Star Wars: The Last of the Jedi, Volume 9 (2 page)

BOOK: Star Wars: The Last of the Jedi, Volume 9
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Yet part of Anakin Skywalker was there, too. Bail had hoped it wouldn’t be. In this galaxy, ability with the Force would be a burden to his child, not a gift.

So much to hide
, Bail thought. The Inquisitors would come, and they would walk the city, and they would comb through records, and they would invade the privacy of the citizens of
Alderaan, and if Bail had anything to do about it, they would find nothing and leave. The report of a toddler with an amazing pitching arm would be tossed aside, as well it should, lost among the
millions of tips the Imperial investigators received from those trying to curry favor, trying to move up in the system.

Bail sighed. He would have to cooperate. But he wasn’t about to make it easy.

Ferus Olin resisted the urge to tug at the collar of his Inquisitor’s robe. To him the robe was unnecessarily ominous-looking. The hoods were designed to conceal the
face. He had remarked to his fellow Inquisitor, Hydra, that it seemed counter-productive to wear such a frightening costume if you were trying to coax information out of reluctant subjects, but
Hydra had merely stared at him with her flat, expressionless gaze and said, “The Empire does not coax.”

Right. He knew he should really pay attention to this new Imperial lingo. They didn’t coax, they didn’t ask, they didn’t defer, they didn’t take into account that anyone
they came in contact with was in fact a living, breathing creature. Ruthless efficiency was the only way to go.

Ferus hated being a double agent. If the Emperor hadn’t given him this particular job, he would have dropped away and gone back to the resistance. But given the chance to head up the
Inquisitors who were tracking down rumors of Force-adepts, he couldn’t turn it down. If he could locate them, he could save them. And if locating them took being an Inquisitor for awhile, he
would do it.

But this robe…he’d been in two Imperial prisons so far and this robe felt like the third.

If it hadn’t been for Obi-Wan Kenobi, he wouldn’t be on Alderaan at all. All that solitude was making Obi-Wan even more of a mystery man than usual. Obi-Wan had his secrets, and he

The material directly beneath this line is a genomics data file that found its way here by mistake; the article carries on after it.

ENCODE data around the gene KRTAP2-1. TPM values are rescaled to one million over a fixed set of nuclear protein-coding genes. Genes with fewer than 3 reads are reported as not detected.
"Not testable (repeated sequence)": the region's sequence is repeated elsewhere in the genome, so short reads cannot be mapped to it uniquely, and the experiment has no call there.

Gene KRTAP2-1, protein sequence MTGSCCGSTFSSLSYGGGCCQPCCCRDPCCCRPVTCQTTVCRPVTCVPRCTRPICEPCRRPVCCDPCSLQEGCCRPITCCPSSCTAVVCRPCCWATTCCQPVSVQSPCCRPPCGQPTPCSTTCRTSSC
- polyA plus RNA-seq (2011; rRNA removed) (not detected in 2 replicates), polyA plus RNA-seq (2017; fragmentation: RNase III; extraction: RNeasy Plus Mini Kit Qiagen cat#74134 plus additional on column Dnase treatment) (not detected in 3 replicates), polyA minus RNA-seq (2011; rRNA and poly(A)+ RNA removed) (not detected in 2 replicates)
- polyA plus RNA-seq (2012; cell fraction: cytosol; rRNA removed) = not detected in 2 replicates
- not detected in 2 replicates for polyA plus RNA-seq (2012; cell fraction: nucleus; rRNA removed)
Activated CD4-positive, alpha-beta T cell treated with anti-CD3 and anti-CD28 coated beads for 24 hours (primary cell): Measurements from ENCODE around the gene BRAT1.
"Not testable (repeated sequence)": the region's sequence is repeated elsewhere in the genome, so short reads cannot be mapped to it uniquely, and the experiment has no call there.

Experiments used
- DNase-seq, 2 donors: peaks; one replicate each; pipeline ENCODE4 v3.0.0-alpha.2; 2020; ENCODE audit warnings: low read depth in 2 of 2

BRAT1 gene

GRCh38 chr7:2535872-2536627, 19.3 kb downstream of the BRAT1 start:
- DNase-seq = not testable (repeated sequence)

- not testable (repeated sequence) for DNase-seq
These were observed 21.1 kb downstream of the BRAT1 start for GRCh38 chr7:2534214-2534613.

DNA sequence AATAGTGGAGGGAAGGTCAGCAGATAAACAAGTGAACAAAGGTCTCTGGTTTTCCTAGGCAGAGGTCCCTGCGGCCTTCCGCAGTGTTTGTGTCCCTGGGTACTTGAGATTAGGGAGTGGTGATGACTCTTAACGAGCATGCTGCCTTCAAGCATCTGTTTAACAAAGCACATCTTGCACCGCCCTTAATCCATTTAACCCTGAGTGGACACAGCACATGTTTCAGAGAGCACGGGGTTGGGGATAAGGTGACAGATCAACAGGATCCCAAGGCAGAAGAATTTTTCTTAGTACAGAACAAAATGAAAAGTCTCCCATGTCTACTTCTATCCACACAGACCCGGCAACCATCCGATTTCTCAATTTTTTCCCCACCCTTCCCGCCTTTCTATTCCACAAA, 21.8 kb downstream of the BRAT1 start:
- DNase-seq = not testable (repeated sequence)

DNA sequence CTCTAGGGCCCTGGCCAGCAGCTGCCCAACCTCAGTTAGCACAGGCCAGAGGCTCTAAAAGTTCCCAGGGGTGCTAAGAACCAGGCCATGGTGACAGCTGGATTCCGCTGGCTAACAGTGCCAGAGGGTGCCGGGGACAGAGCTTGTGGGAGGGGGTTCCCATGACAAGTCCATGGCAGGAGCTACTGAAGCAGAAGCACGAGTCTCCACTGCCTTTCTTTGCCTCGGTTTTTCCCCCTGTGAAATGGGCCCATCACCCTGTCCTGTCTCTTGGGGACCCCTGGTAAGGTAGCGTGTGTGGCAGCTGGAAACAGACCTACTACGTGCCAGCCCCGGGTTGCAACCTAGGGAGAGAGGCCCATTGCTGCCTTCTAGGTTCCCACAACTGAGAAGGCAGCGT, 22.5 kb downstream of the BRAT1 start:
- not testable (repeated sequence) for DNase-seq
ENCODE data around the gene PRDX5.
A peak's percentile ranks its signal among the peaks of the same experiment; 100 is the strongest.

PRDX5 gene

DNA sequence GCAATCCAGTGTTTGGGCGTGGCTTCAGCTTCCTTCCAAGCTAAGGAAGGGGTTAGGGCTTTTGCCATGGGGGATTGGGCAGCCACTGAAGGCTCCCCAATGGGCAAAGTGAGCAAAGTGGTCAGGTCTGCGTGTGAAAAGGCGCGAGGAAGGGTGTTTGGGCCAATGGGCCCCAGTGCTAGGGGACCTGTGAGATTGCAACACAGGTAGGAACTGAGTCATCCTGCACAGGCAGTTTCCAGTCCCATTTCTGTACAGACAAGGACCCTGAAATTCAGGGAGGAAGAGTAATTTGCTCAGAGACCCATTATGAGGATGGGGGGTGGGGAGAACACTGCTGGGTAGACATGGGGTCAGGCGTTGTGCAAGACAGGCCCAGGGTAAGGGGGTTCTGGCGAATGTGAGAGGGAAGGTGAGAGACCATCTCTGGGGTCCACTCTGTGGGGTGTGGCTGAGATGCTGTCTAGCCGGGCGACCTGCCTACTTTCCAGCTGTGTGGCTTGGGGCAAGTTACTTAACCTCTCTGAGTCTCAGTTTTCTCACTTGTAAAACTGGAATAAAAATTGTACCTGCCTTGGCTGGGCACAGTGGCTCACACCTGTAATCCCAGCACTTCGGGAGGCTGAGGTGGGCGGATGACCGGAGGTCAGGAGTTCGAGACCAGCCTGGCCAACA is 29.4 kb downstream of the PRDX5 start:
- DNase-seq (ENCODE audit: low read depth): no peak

was keeping them. That didn’t stop him, however, from issuing edicts to Ferus every once in awhile. When Ferus had listed the Force-sensitive prospects, for some reason this nameless toddler
on Alderaan had gotten Obi-Wan’s attention.

Imperial Inquisitor Hydra sat beside him, her expression neutral. She never said a word if she didn’t have to. Her hood shadowed her face, and it was rare that he caught a glimpse of her
expression. She didn’t seem to have an emotion about anything. They’d traveled together for two days now, and she had never complained about delays or bad food or the faulty engine
light that had grounded them for five hours at a decrepit spaceport.

She piloted the airspeeder, zooming through the space lanes of Aldera without regard to anyone else. The palace lay on a slight rise at the edge of the city, overlooking the vast lake. It was a
gracious complex of buildings surrounded by gardens and orchards. Terraces on various levels afforded the inhabitants plenty of air and light in Alderaan’s temperate climate. Hydra brought
the airspeeder down, releasing the repulsorlift motor so that the airspeeder crushed a plot of clover.

Ferus gathered himself for the encounter. Bail Organa was a personal hero of his. He had followed Organa’s career in the Senate, heard his speeches, read his writings. His passion for
justice was never an occasion for ego or grandstanding; his quiet resolve was, for Ferus, the essence of what a politician should be and rarely was.

And Bail would despise him.

Not only was he entering his house as an enemy, but Bail no doubt knew his background. He would accept the official Imperial line that Ferus had been a great hero of the Bellassan resistance
before seeing the error of his ways and joining the Empire. In other words, Bail would see him as a traitor to every ideal he held dear.

Ferus and Hydra approached the palace and walked through the gates. Ferus was surprised at the lack of security. It had to be there, but he sensed no hidden alarms or sensors. No weapons were
allowed on Alderaan, but still, he would have expected some sort of protection for the Queen and her large extended family.

They followed a winding path through ancient trees with thick trunks of dark golden wood. The gardens were in bloom, and all the flowers were bursts of color against the dense dark greens of the

The path led them to a wide front door that was intricately carved from what looked like the massive trunk of one of the majestic trees that surrounded the palace. Bail Organa opened the door
himself as they approached.

Ferus gave a slight bow.

“We come as designates of the Emperor,” he said.

“You may enter.”

Bail turned and walked stiffly back into his home. Every muscle in his body told them how little he thought of them and how quickly he wanted them gone.

Ferus glanced at Hydra, but as usual couldn’t tell what she was thinking. She walked swiftly, her hands concealed in her robes.

Bail led them to what must have been the palace’s most formal room, used for ceremonial affairs. It was paneled with wood and topped by a domed ceiling. Inside, two women waited. Ferus
recognized Breha, tall and beautiful in her white gown of plain cloth. The other woman resembled her, but was taller, with a round, pretty face and coils of dark hair around her ears.

“My wife Breha, Queen of Alderaan, and my sister-in-law, Deara, advisor to the Queen,” Bail said shortly.

There was no furniture in the room, and they stood directly in the center just underneath a massive lighting fixture in the shape of a sun.

“What has brought you to Alderaan?” Bail asked.

“It is the charge of the Imperial Inquisitors to promote stability in the galaxy.” Ferus trotted out the words he had been told to say before any request for information. He forged